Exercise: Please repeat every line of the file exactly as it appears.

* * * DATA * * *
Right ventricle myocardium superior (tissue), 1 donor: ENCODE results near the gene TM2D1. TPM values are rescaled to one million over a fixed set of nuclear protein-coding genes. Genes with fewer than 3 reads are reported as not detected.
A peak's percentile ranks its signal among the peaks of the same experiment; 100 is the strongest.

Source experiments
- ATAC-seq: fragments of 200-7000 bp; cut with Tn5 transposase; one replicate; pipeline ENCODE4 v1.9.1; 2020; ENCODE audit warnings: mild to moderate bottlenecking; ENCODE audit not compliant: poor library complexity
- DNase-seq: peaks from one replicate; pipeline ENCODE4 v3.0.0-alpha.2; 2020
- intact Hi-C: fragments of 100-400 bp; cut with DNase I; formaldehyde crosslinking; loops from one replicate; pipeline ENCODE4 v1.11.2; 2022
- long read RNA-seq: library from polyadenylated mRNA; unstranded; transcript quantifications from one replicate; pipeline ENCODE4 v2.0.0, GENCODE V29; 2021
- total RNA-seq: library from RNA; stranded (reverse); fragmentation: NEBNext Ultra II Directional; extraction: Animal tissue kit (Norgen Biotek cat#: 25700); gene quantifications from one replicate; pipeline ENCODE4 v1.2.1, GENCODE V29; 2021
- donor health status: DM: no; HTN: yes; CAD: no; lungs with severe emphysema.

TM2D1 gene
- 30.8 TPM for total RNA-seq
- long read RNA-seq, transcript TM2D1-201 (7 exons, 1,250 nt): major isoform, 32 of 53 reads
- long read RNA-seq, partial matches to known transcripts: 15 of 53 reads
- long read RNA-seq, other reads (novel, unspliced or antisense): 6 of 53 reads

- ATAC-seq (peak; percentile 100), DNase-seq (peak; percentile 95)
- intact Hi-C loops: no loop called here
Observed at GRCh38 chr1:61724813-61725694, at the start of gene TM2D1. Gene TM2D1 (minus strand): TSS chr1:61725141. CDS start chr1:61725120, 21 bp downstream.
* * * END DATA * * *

Right ventricle myocardium superior (tissue), 1 donor: ENCODE results near the gene TM2D1. TPM values are rescaled to one million over a fixed set of nuclear protein-coding genes. Genes with fewer than 3 reads are reported as not detected.
A peak's percentile ranks its signal among the peaks of the same experiment; 100 is the strongest.

Source experiments
- ATAC-seq: fragments of 200-7000 bp; cut with Tn5 transposase; one replicate; pipeline ENCODE4 v1.9.1; 2020; ENCODE audit warnings: mild to moderate bottlenecking; ENCODE audit not compliant: poor library complexity
- DNase-seq: peaks from one replicate; pipeline ENCODE4 v3.0.0-alpha.2; 2020
- intact Hi-C: fragments of 100-400 bp; cut with DNase I; formaldehyde crosslinking; loops from one replicate; pipeline ENCODE4 v1.11.2; 2022
- long read RNA-seq: library from polyadenylated mRNA; unstranded; transcript quantifications from one replicate; pipeline ENCODE4 v2.0.0, GENCODE V29; 2021
- total RNA-seq: library from RNA; stranded (reverse); fragmentation: NEBNext Ultra II Directional; extraction: Animal tissue kit (Norgen Biotek cat#: 25700); gene quantifications from one replicate; pipeline ENCODE4 v1.2.1, GENCODE V29; 2021
- donor health status: DM: no; HTN: yes; CAD: no; lungs with severe emphysema.

TM2D1 gene
- 30.8 TPM for total RNA-seq
- long read RNA-seq, transcript TM2D1-201 (7 exons, 1,250 nt): major isoform, 32 of 53 reads
- long read RNA-seq, partial matches to known transcripts: 15 of 53 reads
- long read RNA-seq, other reads (novel, unspliced or antisense): 6 of 53 reads

- ATAC-seq (peak; percentile 100), DNase-seq (peak; percentile 95)
- intact Hi-C loops: no loop called here
Observed at GRCh38 chr1:61724813-61725694, at the start of gene TM2D1. Gene TM2D1 (minus strand): TSS chr1:61725141. CDS start chr1:61725120, 21 bp downstream.